Editor’s Note: Missioner Allison Dethlefs reflects on the challenges of living on a stipend in Bolivia and how it has made her more mindful of those around her who are struggling with financial matters to a very serious degree.
When we signed on with Franciscan Mission Service as missioners, we knew that while we were on mission we would be living on a stipend. I had no idea that this would end up playing such an important role in my time on mission.
Back in February, my fellow missioner Catherine and I had no idea what we were getting ourselves into. Neither of us had had much previous budgeting experience, and we certainly didn’t know what the cost of living was going to look like in Cochabamba.
So, naturally, we created a system: the jars. We decided to take out the entirety of our stipends on the first of every month (except for a portion left in savings). Each amount went into its corresponding glass jar: Food, Transportation, Household Necessities, Just for Fun, Allison’s Personal, and Catherine’s Personal. We figured we would take it month by month and adjust the amounts as needed along the way.
Thus began the great “financial simplicity” adventure. Never in my life have I talked or thought so much about money. Every grocery-shopping trip begins with a list and an estimation of prices to see if we’ll fall within our weekly range. Every time one of us mentions something we want to buy for the house, we add it to a “things we want to invest in” list so that we can figure out what we can buy each month and what will have to wait.
Each new project is a chance to be creative and get better at reusing what is around the house instead of simply buying new supplies. Every special purchase has to be accounted for and figured in. Every end of the month has become a game of holding out and making our last bolivianos count. Budgeting and living on less has made me so much more aware of how I spend my money and where my true priorities lie.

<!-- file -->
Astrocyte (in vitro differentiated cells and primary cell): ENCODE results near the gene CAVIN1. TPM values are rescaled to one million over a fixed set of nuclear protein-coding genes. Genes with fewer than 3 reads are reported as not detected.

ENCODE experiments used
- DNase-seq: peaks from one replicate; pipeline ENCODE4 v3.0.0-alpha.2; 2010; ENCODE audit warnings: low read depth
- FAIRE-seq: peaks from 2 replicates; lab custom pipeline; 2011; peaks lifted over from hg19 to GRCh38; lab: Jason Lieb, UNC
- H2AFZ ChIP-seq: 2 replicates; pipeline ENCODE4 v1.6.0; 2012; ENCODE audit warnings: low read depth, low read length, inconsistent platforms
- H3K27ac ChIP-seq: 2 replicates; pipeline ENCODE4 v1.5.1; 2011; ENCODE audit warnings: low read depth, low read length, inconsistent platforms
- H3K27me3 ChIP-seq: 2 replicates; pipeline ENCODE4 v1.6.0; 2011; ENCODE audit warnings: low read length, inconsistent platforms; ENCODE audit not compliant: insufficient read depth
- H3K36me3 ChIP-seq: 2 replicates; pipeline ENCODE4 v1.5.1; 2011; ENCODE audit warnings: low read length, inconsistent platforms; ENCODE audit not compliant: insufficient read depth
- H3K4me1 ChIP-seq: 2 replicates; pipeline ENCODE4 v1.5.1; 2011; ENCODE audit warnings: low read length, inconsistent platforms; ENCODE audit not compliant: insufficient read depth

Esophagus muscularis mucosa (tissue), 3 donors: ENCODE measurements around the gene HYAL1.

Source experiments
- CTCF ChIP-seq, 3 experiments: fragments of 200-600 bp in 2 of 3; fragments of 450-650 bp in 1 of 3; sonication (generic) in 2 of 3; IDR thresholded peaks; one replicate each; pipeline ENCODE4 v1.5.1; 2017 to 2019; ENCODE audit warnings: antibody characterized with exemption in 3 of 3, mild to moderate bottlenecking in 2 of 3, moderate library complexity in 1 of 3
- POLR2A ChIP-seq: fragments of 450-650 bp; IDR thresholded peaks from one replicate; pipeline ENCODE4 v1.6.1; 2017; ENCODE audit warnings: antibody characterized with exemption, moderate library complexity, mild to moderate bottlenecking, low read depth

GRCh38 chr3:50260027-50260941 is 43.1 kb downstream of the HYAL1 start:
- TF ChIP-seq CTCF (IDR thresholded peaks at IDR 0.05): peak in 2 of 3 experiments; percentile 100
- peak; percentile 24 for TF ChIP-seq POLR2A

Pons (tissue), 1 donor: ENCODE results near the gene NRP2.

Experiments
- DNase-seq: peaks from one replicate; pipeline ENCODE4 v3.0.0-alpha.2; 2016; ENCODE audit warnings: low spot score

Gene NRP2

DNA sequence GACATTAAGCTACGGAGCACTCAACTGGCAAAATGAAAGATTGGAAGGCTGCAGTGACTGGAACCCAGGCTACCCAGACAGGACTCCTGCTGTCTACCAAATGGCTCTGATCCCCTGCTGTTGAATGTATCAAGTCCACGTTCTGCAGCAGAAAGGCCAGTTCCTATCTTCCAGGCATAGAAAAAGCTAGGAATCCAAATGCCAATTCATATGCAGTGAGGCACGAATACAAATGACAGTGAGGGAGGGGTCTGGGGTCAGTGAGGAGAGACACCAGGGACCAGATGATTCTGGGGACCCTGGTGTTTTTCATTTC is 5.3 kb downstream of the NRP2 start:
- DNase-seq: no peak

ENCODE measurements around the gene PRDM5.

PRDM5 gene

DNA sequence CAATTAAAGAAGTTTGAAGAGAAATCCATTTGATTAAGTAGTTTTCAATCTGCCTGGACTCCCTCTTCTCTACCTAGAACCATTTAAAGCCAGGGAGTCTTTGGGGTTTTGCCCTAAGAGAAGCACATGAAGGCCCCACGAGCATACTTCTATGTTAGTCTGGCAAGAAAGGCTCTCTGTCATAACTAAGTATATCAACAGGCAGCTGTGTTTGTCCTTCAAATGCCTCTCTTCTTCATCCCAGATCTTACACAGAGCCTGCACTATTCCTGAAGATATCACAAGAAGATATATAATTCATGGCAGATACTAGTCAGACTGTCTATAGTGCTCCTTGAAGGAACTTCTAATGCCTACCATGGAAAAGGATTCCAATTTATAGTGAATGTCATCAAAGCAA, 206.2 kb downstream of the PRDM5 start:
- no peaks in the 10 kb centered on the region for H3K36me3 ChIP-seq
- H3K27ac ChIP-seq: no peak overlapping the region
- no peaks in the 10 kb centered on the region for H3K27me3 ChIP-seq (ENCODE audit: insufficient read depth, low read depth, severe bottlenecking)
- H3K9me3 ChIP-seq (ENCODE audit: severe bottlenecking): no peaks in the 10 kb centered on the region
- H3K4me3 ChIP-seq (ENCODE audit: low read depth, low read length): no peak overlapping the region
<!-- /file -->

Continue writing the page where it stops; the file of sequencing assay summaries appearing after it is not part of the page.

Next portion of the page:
And it has made a world of difference.
Not only has it increased my awareness of my own relationship with money, but it has also helped me to understand the struggles of those whose jars are almost empty. It has encouraged me to reflect on the reality of those whose choices are not whether or not they can afford a dinner out or whether they can get both the mop and the laundry detergent, but who must rather decide between feeding their families or paying rent, between needed medications or their children’s school supplies.
While we have the privilege of seeing budgeting as a fun challenge and never have to worry about being able to meet our basic needs, for many people here in Bolivia and worldwide, budget choices are a lifelong necessity and struggle.
As for me, I have two years to live out of jars. I have two years to practice this intentional simplicity. And then I have the rest of my life to learn how I want to apply this new mindset to my lifestyle back in the States—how I can step out of our materialistic consumer society, how I can live on less, and how I can make my money matter.
Reflection Questions: Are you intentional about how you spend your money? What is your “jar” system?